9. Developing IMS-IMS-MS for rapid characterization of abundant proteins in human plasma

    NASA Astrophysics Data System (ADS)

    Valentine, Stephen J.; Kurulugama, Ruwan T.; Bohrer, Brian C.; Merenbloom, Samuel I.; Sowell, René A.; Mechref, Yehia; Clemmer, David E.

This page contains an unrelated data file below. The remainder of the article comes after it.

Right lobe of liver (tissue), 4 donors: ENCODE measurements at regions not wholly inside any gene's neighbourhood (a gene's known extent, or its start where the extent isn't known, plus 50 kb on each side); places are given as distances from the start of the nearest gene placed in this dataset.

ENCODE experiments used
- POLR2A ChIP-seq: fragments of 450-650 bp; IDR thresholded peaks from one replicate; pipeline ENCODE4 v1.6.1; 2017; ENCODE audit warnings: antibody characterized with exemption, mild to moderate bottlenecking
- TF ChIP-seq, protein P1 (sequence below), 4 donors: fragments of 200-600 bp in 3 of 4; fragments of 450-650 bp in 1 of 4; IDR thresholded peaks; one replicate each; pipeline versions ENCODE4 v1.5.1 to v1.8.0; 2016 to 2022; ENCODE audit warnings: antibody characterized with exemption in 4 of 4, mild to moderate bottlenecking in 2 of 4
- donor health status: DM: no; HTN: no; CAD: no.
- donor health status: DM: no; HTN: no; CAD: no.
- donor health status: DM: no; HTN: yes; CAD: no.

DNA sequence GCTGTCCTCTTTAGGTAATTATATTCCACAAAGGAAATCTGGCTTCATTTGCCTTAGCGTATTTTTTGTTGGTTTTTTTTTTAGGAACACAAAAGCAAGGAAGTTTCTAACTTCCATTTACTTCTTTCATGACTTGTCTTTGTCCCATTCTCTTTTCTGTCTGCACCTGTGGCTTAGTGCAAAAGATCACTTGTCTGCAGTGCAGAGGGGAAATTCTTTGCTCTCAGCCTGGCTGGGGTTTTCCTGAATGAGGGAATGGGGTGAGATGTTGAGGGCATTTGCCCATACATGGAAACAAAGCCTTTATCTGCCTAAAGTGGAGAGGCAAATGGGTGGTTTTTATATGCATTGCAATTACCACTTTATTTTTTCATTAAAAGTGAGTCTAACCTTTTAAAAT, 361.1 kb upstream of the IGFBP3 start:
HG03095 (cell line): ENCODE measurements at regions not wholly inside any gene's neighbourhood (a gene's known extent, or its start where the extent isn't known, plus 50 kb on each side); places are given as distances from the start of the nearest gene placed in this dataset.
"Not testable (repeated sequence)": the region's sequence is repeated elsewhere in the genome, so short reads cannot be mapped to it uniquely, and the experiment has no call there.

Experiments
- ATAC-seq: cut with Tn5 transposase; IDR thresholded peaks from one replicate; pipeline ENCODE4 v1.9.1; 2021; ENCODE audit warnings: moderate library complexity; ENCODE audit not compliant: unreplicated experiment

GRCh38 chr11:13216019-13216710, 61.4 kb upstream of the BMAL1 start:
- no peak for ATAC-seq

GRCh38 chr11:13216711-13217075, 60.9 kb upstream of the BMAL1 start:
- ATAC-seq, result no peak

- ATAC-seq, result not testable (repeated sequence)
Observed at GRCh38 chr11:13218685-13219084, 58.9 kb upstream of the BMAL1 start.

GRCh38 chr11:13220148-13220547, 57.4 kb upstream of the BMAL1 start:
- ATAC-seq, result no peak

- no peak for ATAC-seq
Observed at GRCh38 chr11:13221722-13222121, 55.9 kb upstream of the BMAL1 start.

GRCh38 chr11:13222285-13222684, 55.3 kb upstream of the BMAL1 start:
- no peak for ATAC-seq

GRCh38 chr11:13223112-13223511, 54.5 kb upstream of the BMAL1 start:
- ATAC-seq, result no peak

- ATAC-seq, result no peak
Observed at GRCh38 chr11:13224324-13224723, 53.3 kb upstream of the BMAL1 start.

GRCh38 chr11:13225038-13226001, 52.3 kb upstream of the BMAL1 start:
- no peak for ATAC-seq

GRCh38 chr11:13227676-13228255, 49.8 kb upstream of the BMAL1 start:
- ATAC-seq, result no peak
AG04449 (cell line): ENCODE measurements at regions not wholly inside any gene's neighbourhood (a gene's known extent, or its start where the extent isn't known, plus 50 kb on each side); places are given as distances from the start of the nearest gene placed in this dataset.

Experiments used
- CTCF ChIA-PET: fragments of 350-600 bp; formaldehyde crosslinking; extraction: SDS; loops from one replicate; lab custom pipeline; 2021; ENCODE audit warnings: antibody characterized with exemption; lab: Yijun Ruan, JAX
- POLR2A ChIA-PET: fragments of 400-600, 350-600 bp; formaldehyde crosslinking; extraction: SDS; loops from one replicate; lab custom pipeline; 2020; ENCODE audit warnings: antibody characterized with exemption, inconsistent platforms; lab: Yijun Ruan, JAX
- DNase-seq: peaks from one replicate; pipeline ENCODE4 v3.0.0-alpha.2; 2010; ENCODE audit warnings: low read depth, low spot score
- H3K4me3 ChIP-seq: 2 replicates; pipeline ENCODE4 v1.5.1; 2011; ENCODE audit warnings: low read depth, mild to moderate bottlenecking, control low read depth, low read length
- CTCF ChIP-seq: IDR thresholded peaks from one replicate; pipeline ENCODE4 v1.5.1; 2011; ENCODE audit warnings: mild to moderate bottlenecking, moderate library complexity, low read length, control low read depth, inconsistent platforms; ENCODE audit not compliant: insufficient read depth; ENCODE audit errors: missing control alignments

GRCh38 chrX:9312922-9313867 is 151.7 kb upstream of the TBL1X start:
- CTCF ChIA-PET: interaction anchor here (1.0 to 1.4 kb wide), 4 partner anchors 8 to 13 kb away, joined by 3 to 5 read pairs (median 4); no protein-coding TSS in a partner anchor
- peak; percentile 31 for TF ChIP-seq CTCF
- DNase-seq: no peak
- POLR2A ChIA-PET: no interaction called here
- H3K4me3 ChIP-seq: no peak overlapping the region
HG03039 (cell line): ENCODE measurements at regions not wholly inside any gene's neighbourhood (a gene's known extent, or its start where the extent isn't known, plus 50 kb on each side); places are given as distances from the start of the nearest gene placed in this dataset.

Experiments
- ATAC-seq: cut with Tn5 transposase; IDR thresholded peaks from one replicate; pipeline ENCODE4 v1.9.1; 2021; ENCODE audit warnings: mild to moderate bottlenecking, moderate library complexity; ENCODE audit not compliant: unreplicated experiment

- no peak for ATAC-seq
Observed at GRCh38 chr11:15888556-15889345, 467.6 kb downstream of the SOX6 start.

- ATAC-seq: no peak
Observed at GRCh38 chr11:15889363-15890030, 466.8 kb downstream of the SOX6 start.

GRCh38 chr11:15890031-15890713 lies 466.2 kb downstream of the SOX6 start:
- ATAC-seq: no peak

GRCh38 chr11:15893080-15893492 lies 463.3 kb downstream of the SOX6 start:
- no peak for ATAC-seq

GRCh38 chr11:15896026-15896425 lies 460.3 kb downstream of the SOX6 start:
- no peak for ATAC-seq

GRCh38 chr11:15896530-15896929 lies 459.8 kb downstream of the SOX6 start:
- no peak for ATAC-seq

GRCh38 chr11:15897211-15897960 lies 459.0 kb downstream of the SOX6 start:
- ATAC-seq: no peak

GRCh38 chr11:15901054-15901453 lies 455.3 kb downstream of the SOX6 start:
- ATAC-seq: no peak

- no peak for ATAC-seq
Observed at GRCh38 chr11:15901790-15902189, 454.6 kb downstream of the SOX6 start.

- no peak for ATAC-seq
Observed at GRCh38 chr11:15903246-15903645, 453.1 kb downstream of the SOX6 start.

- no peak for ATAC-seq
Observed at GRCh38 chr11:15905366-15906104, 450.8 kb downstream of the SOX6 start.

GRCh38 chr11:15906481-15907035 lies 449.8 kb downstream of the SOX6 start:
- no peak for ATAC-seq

2009-06-01